Thinks AG's review is admirable.
Reactions of others to the Origin.
Down Bromley Kent
My dear Gray
I received about a week ago two sheets of your Review; read them, & sent them to Hooker; they are now returned & reread with care, & tomorrow I send them to Lyell.—
Your Review seems to me admirable; by far the best which I have read.— I thank you from my heart both for myself, but far more for subject-sake. How curious your contrast between the views of Agassiz & such as mine is very curious & instructive. By the way if Agassiz writes anything on subject, I hope you will tell me.— I am charmed with your metaphor of the streamlet never running against the force of gravitation.
Your distinction between an hypothesis & theory seems to me very ingenious; but I do not think it is ever followed.— Everyone now speaks of the undulatory theory of light; yet the ether is itself hypothetical & the undulations are inferred only from explaining the phenomena of light.— Even in the theory of gravitation, is the attractive power in any way known, except by explaining the fall of the apple & the movements of the Planets? It seems to me that an hypothesis is developed into a theory solely by explaining an ample lot of facts.
Again & again I thank you for your generous aid in discussing a view, about which you very properly hold yourself unbiassed.—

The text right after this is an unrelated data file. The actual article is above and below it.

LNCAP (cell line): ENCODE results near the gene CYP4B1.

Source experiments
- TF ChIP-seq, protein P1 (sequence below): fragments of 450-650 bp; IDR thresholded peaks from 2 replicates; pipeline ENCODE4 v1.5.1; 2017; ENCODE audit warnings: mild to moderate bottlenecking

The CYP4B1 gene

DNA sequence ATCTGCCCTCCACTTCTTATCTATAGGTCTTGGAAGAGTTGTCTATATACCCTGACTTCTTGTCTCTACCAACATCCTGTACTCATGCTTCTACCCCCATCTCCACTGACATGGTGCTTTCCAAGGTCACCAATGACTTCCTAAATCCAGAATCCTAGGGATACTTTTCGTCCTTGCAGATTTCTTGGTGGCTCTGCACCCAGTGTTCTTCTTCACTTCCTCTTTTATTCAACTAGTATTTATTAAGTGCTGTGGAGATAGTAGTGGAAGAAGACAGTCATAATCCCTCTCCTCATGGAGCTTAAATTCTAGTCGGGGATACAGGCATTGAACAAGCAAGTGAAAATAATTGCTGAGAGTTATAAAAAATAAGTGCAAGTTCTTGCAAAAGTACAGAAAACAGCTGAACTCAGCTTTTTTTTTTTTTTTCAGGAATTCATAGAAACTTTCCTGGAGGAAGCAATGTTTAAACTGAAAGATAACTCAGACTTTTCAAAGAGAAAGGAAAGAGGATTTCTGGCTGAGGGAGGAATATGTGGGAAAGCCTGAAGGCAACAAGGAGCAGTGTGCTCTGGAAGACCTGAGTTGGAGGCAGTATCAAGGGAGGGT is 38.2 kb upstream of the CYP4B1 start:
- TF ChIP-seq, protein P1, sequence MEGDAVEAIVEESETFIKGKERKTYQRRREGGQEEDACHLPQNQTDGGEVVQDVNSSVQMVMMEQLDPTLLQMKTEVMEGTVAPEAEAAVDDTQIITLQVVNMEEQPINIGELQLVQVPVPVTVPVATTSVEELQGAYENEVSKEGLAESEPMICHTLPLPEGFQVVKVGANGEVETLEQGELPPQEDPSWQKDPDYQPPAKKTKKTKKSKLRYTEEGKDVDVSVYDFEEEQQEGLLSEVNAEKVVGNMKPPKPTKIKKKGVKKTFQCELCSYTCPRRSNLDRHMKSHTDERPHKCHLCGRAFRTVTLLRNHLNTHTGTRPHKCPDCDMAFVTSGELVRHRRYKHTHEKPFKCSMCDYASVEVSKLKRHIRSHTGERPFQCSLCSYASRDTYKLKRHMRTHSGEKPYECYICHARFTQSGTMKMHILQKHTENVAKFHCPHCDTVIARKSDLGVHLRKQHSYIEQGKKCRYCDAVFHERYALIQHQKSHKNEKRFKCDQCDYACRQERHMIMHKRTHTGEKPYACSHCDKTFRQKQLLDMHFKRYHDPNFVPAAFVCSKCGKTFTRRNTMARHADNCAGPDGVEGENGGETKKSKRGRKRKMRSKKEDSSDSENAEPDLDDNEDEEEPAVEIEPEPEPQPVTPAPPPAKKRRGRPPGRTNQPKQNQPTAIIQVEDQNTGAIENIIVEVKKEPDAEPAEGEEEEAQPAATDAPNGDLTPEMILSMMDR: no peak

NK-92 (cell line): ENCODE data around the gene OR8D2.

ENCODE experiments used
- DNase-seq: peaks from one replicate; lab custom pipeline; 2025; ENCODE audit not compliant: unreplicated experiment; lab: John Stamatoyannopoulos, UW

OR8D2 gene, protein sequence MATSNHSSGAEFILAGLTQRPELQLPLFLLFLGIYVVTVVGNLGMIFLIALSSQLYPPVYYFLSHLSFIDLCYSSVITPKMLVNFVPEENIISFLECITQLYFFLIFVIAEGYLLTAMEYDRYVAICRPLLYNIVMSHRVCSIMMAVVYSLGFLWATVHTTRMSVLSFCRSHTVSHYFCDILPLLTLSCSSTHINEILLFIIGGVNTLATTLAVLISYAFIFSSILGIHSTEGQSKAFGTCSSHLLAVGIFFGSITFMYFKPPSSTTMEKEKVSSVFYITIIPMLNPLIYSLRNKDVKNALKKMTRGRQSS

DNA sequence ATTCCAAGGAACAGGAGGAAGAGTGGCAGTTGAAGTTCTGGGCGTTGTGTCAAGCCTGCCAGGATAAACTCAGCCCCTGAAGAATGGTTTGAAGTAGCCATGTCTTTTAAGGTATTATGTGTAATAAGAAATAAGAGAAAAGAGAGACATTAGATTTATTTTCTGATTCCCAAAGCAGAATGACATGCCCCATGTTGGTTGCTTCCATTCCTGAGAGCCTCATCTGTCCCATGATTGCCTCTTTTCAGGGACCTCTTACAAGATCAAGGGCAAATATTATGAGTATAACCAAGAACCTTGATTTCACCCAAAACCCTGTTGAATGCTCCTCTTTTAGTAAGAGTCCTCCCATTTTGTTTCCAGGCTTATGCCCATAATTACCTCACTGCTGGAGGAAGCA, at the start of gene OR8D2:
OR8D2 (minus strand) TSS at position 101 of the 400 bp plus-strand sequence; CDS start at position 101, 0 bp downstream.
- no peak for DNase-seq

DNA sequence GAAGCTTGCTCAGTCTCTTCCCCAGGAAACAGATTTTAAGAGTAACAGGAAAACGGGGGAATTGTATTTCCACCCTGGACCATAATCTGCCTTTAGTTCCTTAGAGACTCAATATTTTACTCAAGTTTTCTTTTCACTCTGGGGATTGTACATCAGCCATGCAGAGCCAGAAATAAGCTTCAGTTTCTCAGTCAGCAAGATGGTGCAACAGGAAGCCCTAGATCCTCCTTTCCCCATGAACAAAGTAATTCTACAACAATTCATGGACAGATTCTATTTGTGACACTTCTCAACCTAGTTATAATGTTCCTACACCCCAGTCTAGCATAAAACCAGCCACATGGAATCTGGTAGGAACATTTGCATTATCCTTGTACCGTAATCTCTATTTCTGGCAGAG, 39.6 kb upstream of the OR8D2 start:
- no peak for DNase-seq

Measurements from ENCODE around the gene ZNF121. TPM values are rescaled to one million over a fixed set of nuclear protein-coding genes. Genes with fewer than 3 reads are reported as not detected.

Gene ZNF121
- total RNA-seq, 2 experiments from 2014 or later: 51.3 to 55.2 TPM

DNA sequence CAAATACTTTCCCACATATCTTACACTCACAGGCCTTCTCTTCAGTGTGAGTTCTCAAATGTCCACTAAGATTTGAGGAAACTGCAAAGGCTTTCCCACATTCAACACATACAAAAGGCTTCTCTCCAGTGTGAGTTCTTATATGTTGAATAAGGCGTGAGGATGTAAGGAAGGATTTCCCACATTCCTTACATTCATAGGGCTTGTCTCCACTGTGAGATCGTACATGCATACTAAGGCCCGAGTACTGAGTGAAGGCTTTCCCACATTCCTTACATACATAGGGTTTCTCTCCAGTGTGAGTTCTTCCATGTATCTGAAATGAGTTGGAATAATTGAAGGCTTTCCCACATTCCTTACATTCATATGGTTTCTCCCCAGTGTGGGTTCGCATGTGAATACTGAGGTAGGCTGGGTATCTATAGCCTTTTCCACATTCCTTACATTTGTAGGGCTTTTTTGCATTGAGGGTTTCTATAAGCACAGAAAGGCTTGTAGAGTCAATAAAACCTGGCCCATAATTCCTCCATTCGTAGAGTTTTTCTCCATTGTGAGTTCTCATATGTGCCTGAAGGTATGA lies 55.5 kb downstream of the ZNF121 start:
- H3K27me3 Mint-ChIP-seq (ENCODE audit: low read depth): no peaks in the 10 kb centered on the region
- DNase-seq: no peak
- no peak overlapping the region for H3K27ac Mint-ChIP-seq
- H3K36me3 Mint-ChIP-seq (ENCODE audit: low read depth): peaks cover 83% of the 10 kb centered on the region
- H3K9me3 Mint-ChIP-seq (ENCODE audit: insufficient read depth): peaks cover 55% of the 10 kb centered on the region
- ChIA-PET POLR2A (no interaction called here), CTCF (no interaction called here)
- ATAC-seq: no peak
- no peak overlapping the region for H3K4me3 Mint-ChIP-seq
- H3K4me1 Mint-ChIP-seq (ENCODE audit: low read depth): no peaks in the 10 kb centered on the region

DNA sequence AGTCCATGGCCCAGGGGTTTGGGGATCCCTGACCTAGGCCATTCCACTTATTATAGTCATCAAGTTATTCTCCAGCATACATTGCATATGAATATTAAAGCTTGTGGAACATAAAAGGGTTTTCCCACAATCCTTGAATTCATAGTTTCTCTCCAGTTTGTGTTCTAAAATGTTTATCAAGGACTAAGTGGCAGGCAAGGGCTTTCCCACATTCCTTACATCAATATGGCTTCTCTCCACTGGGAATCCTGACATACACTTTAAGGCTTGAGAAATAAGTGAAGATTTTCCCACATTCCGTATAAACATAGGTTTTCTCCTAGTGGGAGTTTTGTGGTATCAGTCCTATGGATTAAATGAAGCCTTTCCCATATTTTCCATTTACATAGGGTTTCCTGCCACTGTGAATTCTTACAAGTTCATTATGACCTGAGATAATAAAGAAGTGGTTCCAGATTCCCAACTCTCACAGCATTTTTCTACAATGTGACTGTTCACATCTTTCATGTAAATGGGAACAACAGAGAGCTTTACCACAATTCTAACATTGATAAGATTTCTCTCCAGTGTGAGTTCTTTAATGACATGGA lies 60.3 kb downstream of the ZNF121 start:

My dear Gray | Yours most sincerely | C. Darwin
There is Review in last Annals & Mag. of N.H. on my Book— rather bitter: I feel moral certainty it is by my good friend the Entomologist Wollaston: I have not derived any new idea from this Review.— Several Clergymen go far with me.— Rev. L. Jenyns, a very good naturalist: Henslow will go a very little way with me & is not shocked at me; he has just been visiting me.
- f1 2704.f1Dated by the reference to CD's having received a copy of [Gray] 1860a.
- f2 2704.f2CD's annotated copy of Gray's review ([Gray] 1860a) is in the Darwin Pamphlet Collection--CUL.
- f3 2704.f3Gray's review took the form of an extended comparison between CD's views on the origin of species and those held by Louis Agassiz.
- f4 2704.f4Writing of artificial selection, Gray stated that `man leads the course of variation as he leads a streamlet,—apparently at will, but never against the force of gravitation,—to a long distance from its source, and makes it more subservient to his use or fancy.' ([Gray] 1860a, p. 166). The phrase is marked in CD's copy (Darwin Pamphlet Collection--CUL).
- f5 2704.f5Gray distinguished two ways in which CD's theory might be substantiated ([Gray] 1860a, p. 162):
Either, 1, to assign real and adequate causes, the natural or necessary result of which must be to produce the present diversity of species and their actual relations; or 2, to show the general conformity of the whole body of facts to such assumption, and also to adduce instances explicable by it and inexplicable by the received view,— so perhaps winning our assent to the doctrine, even though the cause of the assumed variation remain as occult as that of the transformation of tadpoles into frogs … The first line of proof … would establish derivation as a true physical theory; the second, as a sufficient hypothesis.Gray made this distinction prior to discussing the nature of CD's theory and its strengths and weaknesses.
- f6 2704.f6[Wollaston] 1860. See letter to Charles Lyell, 15 and 16 [February 1860].